It’s bad enough watching as your face gains crags and crevices over the years.
But now scientists have warned women with wrinklier skin are more likely to have brittle bones.
The condition would raise their odds of suffering from osteoporosis and painful, hard-to-heal breaks and fractures as they age.
But there is some good news, too. In the future, diagnosing brittle bones could be as simple as looking someone in the face.
Researchers from the Yale School of Medicine in the U.S. studied 114 women in their late 40s and early 50s who had recently gone through the menopause, excluding those who had used Botox or other cosmetic procedures to smooth out their furrows.
The researchers then counted the number of wrinkles at 11 points on the test subjects’ faces and necks, and measured their depth.
They also noted the firmness of the skin on the women’s foreheads and cheeks, and used X-rays to measure the density of their bones.
Those with the worst wrinkles also had the weakest bones, the Endocrine Society’s annual conference heard in Boston – and it wasn’t simply the case that older women were in worse condition, inside and out.
Researcher Lubna Pal, an expert in sex hormones, said: ‘We found that deepening and worsening skin wrinkles are related to lower bone density among the study participants.
‘The worse the wrinkles, the lesser the bone density, and this relationship was independent of age, or of factors known to influence bone mass.’
Dr Pal added: ‘Although the connection between bones and skin may seem unclear, they share common building blocks – collagens.
‘As we age, changes in collagen occur that account for age-related skin changes, including worsening skin wrinkles and sagging skin.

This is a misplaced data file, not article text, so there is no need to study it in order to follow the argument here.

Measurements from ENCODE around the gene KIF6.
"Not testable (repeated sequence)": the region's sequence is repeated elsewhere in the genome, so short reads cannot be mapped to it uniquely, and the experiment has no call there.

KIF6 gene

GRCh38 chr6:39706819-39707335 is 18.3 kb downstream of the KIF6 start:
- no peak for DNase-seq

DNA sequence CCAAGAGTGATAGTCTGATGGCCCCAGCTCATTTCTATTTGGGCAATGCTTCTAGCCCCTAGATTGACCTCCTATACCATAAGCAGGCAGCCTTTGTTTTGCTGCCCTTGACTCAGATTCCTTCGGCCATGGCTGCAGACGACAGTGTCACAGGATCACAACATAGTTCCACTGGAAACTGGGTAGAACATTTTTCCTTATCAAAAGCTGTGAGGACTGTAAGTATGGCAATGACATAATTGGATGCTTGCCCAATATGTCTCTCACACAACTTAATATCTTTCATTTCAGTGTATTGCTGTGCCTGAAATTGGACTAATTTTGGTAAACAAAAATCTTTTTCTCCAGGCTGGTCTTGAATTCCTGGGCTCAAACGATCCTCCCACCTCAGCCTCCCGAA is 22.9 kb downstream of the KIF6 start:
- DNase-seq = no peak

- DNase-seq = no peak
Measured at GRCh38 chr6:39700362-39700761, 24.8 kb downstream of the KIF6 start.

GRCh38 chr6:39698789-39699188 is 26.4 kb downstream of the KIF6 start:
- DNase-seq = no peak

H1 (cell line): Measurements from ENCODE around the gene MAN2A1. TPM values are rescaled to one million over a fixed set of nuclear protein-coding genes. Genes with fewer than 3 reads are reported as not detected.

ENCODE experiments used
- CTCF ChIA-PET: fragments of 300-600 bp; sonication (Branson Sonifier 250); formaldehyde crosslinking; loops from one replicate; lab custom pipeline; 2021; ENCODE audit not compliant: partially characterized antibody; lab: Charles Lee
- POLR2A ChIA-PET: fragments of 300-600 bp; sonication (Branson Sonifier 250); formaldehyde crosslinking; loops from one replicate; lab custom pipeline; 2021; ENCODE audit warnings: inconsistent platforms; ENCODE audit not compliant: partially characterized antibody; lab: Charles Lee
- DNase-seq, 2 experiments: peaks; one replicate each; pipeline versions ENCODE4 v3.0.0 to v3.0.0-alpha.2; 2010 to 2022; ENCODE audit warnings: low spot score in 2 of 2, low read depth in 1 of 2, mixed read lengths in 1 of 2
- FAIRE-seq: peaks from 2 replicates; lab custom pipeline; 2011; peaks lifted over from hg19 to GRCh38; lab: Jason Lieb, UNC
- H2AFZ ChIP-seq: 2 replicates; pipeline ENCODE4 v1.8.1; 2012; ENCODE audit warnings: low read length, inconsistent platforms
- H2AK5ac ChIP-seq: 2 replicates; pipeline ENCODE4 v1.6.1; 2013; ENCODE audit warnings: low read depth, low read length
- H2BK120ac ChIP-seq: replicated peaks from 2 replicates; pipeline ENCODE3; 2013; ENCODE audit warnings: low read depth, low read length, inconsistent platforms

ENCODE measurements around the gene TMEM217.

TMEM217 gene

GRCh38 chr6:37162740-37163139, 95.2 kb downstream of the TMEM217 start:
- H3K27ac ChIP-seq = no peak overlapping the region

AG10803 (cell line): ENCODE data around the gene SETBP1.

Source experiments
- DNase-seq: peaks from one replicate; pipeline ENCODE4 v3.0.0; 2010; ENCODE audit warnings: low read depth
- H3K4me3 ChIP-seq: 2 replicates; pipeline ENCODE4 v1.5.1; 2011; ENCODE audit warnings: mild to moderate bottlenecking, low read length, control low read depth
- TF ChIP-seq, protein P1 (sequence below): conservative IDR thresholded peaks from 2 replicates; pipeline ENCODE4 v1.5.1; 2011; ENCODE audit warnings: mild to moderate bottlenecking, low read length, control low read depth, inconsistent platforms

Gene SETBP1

‘They also contribute to deterioration in bone quality and quantity.
‘Ultimately, we want to know if intensity of skin wrinkles can allow identification of women who are more likely to fracture a bone, especially the hip, an often fatal injury in older people.’
Dr Pal stressed the importance of the research, saying: ‘Our findings – that the appearance and physical properties of the skin can reflect the quality of the skeleton – are noteworthy because this may allow clinicians to identify fracture risk in post-menopausal women at a glance without depending on costly tests.’
Osteoporosis currently affects about three million Britons. More common in old age, and in women than men, it often leads to breaks in the wrists, spine and hips.
With 230,000 men and women breaking weakened bones each year and 1,150 dying each month after fracturing a hip, an inexpensive means of diagnosis could benefit millions over time.
Previous research has linked the rate of wrinkling to age, with our 20s and 40s being the prime time for crinkles and creases to appear.
A 20-year-old can expect to have 56 per cent more wrinkles by the time she is 28, while one aged 40 can expect a 73 per cent rise in wrinkles by the age of 48.
Older women, however, can relax. After the age of 60 or 70, few new lines appear.
Source: The Daily Mail